The demand for rentals in the Hamptons is so huge right now that one couple is paying $10,000 a month for a renovated 'fisherman's shack' — and that's on the low end of the price range

Miles Astray/Getty ImagesA beach house in the Hamptons. ‘Fisherman’s shack’ rental not pictured.

More people are flocking to the Hamptons amid the coronavirus pandemic, causing rental prices to soar and leaving many priced out of the market entirely.

As Marcelle Sussman Fischler for the New York Times reports, there are several factors that play into why even well-off people are finding themselves unable to rent in the Hamptons right now: there are more hopeful renters than usual; some Hamptons homeowners who typically rent out their homes during this time have decided not to, wary about the state’s moratorium on evictions; and rental prices are rising because of rising demand, even leading to “bidding wars” among potential tenants.

One Jersey City, New Jersey, couple who spoke to the Times, Jill-Mandy and Carlo Voutta, said they’re renting a renovated 1930s “fisherman’s shack” in Southampton for $US10,000 a month, with the rental price set to increase to $US12,000 a month starting in July. While it’s unclear what the “fisherman’s shack” would typically go for at this time of year, other Hamptons rental properties are seeing demonstrable increases in price year-over-year: Business Insider previously reported that the famed 17,000-square-foot “Sandcastle” mansion Beyonce and Jay-Z once rented for $US1 million a season recently rented for $US2 million.

The influx of visitors also started earlier than usual. The Hamptons rental season typically begins on Memorial Day and lasts until Labour Day, according to the Times. But this year, because of the pandemic, families began renting homes in the ritzy Long Island area as early as March. Now, as Memorial Day approaches, seasonal visitors who usually rent around this time are having a harder time finding a “desirable” home, with the amenities they want, like a heated pool.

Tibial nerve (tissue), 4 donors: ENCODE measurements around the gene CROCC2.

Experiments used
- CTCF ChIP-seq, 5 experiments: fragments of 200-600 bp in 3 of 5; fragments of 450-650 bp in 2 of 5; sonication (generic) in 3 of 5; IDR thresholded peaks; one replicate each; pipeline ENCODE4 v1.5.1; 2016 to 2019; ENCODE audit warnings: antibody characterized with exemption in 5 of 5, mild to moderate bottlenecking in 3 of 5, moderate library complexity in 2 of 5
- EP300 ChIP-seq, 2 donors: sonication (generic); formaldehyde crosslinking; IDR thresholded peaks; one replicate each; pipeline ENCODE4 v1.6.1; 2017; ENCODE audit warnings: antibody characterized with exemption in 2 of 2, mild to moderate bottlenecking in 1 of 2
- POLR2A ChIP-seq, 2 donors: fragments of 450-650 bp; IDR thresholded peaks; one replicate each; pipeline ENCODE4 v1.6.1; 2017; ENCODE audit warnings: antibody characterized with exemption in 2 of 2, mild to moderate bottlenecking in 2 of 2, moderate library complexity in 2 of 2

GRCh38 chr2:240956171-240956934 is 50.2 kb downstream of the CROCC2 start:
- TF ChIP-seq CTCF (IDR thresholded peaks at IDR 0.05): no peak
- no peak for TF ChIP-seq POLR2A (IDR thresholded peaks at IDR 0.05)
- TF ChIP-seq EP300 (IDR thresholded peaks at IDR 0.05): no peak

The Times reports that the wealthiest of the would-be renters are now willing to pay even more money for what they want. Aimee Fitzpatrick Martin, an associate broker with Saunders & Associates, told the publication that renters are increasing their budgets “several times in order to find a rental that worked for all their needs with all the amenities they wanted.”

Homeowners that usually put their places up for rent have also been more hesitant this time around, according to the Times, leading to fewer available homes for visitors. On May 7, New York Gov. Andrew Cuomo extended the state’s moratorium on evictions until August 20. This means landlords cannot evict renters who are unable to pay rent or who refuse to leave, Business Insider previously reported.

The current spike of interest in Hamptons rentals isn’t unprecedented, however. Dottie Herman, chief executive of Douglas Elliman, told the Times that the current market is similar to what she saw after 9/11 when there was also a surge in wealthy people hoping to leave the city and temporarily retreat to the Hamptons.

“The demand will be great and the supply will be limited,” Herman told the Times. “We are searching for rentals. They are hard.”

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